Cognition plays a critical role in human emotion regulation. There is ample evidence that a negative interpretation bias may impair emotion regulation and increase vulnerability to stress-related mental disorders such as depression and anxiety. Conversely, the presence of a positive interpretation bias has been linked to positive mental health outcomes such as psychological resilience. While empirical findings for an explicitly assessed interpretation bias are rather consistent, implicit measures revealed heterogeneous results. Previous studies have shown that implicit measures are promising for objectively assessing automatic emotional processes beyond deliberate control. Here, we investigate an interpretation bias with both an explicit ambiguous social situations task (DUCTUS) and an implicit ambiguous cue-conditioning task (ACCT; compare to Schick et al., 2013) in relation to cognitive schemata, emotion regulation (ER) capacities, depression and anxiety in healthy and depressed participants. Therefore, this study aims to shed new light into the impact of adaptive or maladaptive emotion regulation strategies on a negative interpretation bias, which is associated to negative emotional states (e.g., depression). Regression analyses are going to be conducted to predict variance in the explicit and implicit biased interpretation of ambiguous social situations. Our findings are going to be discussed in the light of counseling implications regarding the prevention of stress-related mental disorders as well as the development of interventions to foster psychological resilience.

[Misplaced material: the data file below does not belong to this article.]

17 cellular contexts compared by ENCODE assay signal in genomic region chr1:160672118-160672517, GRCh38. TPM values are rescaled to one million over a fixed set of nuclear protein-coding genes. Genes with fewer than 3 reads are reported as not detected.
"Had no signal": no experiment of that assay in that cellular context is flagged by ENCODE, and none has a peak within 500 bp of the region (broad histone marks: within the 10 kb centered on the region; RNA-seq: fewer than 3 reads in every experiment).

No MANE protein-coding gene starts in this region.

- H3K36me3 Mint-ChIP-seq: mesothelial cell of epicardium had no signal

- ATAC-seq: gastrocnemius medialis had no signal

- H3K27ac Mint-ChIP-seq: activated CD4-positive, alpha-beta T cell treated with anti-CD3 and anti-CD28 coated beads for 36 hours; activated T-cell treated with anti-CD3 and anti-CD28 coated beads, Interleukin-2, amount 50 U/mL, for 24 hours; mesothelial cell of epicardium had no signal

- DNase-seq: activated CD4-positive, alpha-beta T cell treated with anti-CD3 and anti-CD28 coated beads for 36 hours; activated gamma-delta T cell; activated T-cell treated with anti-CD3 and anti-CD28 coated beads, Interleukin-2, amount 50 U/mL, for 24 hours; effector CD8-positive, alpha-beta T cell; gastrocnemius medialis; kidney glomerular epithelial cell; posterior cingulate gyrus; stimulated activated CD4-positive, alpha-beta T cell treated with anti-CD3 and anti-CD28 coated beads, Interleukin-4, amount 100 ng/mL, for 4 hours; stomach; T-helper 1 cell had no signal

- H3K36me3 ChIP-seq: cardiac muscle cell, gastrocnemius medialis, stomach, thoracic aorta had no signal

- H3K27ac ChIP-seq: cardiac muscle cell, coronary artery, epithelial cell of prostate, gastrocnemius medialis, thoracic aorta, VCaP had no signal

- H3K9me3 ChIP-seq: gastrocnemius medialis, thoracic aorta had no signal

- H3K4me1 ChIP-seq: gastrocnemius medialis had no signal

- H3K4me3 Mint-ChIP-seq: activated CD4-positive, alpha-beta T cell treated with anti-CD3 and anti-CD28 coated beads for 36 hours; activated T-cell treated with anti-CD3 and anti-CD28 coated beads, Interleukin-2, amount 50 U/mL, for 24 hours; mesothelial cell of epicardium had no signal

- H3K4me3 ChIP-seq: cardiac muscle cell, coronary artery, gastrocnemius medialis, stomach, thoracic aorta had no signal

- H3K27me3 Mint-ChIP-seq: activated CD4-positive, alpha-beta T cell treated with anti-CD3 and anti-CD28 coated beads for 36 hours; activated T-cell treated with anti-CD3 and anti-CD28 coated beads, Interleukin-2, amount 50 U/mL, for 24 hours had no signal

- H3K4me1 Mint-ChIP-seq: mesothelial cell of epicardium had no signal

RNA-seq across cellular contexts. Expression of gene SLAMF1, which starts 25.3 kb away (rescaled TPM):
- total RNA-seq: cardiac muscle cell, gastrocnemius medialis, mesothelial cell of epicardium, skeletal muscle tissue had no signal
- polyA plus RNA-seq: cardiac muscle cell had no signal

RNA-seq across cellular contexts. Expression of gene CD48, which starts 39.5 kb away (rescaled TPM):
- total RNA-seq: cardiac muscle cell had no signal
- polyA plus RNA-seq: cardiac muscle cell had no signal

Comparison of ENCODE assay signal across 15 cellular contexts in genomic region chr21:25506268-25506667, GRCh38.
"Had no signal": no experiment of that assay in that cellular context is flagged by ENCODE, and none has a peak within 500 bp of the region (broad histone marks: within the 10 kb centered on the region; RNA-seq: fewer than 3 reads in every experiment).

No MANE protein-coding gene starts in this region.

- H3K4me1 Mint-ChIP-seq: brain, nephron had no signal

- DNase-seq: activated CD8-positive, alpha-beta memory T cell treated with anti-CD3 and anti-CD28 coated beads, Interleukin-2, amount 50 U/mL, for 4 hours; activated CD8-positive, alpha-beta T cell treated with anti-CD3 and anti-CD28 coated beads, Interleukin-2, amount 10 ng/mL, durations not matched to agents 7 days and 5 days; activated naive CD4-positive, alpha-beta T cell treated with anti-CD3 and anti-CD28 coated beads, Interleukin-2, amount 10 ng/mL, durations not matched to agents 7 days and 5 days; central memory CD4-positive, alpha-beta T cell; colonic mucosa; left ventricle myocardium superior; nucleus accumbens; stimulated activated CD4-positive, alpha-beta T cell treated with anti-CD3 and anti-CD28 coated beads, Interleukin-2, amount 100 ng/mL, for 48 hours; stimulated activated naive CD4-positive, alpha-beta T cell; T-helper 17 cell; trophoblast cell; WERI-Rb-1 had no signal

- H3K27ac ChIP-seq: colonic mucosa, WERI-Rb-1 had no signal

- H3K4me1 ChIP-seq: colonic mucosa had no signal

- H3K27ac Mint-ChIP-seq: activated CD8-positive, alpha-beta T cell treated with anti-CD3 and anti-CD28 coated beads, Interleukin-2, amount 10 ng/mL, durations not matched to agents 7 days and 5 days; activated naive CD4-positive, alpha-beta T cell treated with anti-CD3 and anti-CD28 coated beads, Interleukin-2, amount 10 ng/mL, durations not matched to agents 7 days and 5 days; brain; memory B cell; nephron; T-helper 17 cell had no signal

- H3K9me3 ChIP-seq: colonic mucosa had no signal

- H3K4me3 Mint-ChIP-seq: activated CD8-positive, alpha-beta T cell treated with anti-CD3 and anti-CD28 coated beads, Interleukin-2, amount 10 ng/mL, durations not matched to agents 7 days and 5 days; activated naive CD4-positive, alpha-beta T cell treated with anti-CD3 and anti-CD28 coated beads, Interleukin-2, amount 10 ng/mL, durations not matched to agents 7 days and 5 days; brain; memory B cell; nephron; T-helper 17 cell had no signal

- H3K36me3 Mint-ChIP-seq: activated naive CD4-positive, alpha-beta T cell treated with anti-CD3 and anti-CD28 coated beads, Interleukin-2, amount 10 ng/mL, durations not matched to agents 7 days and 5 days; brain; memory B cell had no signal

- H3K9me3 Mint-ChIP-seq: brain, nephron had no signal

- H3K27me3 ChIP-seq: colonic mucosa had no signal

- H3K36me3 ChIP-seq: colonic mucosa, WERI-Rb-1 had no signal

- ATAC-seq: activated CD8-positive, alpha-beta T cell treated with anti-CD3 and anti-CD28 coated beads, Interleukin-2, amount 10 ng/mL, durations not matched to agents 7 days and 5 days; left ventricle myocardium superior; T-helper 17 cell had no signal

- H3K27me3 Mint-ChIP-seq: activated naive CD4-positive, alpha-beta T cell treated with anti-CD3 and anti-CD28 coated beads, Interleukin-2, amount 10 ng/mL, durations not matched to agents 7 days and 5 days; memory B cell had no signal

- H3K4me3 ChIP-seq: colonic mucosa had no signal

Prof. Dr. Michèle Wessa (principal investigator),
Jun.-Prof. Dr. Stefanie M. Jungmann (Clinical Psychology, JGU Mainz)
Dipl.-Psych. Sandra Schönfelder,
M. Sc. Eike Strömer,
Dipl.-Psych. Mila Domke-Wolf